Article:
China Leans on Russia for Fighter Jet Technology

September 11, 2013 Updated: September 12, 2013

China may soon be getting its hands on one of Russia’s core fighter jets, the Su-35. The purchase will bring China as close as it can get to challenging America’s modern air fleet.

Talks are ongoing, and “The signing will most likely take place next year,” Viktor Komardin, deputy-chief of Russia’s Rosoboronexport state-run arms exporter, told state-run Ria Novosti.

China’s push for the Su-35 tells something about the capabilities of its air force and the regime’s struggles to manufacture state-of-the-art equipment. The need for the Russian fighter is part of a trend seen in China’s military, which still relies heavily on foreign imports and stolen designs.

With this purchase, history is repeating itself. In the 1980s China began developing its J-10 fighter jet. It put a prototype in the air in the 1990s, yet, after facing frequent setbacks, China turned to Russia. In 1992, China purchased 50 Russian Su-27s, and since then has turned to Russia to fill orders for fighter jets and jet fighter/bombers.

According to Global Security, “The acquisition of Su-27, after China had attempted for years to develop the J-10 aircraft with equivalent technology to perform similar functions, demonstrates a lack of confidence in domestic industrial capabilities.”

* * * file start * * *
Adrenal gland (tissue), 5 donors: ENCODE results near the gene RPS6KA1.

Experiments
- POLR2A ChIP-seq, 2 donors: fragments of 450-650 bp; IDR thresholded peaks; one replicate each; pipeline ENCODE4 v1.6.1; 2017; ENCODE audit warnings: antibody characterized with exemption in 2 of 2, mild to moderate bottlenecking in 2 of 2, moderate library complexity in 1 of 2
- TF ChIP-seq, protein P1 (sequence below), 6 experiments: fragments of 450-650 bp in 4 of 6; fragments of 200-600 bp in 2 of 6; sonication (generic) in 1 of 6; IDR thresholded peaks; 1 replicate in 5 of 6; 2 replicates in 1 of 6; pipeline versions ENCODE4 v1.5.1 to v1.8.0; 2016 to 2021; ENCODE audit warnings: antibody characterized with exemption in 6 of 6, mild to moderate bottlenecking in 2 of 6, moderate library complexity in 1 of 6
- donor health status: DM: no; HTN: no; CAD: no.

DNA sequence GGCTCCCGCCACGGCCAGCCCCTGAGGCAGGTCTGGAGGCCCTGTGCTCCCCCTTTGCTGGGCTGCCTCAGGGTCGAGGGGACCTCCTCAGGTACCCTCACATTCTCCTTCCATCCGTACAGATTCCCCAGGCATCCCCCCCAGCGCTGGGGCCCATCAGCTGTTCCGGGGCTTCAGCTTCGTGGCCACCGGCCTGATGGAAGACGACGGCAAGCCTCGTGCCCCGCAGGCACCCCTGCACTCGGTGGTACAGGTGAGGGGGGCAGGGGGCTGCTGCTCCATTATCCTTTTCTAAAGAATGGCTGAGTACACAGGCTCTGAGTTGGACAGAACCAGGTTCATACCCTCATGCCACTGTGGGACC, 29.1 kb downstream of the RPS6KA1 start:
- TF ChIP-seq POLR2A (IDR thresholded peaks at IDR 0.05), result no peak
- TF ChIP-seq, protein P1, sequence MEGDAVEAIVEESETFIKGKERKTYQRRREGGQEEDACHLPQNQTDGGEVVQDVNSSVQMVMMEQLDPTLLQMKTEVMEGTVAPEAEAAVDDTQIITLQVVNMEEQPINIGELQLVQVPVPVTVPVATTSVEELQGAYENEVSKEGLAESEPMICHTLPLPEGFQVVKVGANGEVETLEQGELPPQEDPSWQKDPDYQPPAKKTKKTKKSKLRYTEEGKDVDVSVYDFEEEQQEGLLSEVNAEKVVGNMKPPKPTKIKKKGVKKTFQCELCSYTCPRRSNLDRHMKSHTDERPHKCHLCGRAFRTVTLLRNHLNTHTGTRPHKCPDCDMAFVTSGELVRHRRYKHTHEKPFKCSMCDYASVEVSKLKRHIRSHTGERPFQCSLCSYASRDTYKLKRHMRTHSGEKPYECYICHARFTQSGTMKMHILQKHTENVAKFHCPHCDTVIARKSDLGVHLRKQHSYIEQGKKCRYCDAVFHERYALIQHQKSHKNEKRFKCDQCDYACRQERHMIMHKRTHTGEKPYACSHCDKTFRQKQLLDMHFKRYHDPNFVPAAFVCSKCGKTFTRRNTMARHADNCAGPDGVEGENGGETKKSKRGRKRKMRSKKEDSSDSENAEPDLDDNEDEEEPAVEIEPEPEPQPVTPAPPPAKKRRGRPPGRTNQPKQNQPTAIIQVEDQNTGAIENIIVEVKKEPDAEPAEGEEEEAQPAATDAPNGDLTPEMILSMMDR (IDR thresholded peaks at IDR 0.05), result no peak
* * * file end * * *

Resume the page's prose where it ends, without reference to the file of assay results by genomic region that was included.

Not until late 2006 did China complete its J-10, but even so the plane relies on Russian parts—particularly its engines.

In developing its fifth-generation fighter jet, the J-20, China again ran into problems. Facing frequent setbacks, it has again turned to the Russia for the next best thing, this time the Su-35.

Fighter jets are categorized by generation. The Su-35 was one of Russia’s last fighters in the fourth-generation (classified as the 4.5-generation).

Yet the world is now moving toward fifth-generation fighter jets. America has the F-35 and F-22, Russia has the T-50, and China has the J-20. The United States has also made its F-35 fighter available to its allies.

The Russian Su-35 is arguably one of few 4.5-generation fighter jets that can challenge the American F-35. The two planes have similar capabilities, although defense analysts have pointed out that the F-35’s key to victory is its advanced stealth.

While China has done all it can to promote the J-20, an expected completion date of sometime between 2017 and 2020 suggests the project is now just for show. By 2020, the United States is expected to be well into the development of its next-generation of fighter jets.

The most fundamental problem is that China is not capable of building engines for a fifth-generation fighter jet. It imports AL-31FN engines from Russia, and even its attempts to counterfeit the Russian engines have turned up dry.

In 2010, China announced it would begin manufacturing the engines itself, using its knock-off version of the Russian engine, the WS-10A, according to the StrategyPage website. Yet, just a year later it quietly renewed its orders for the Russian engines.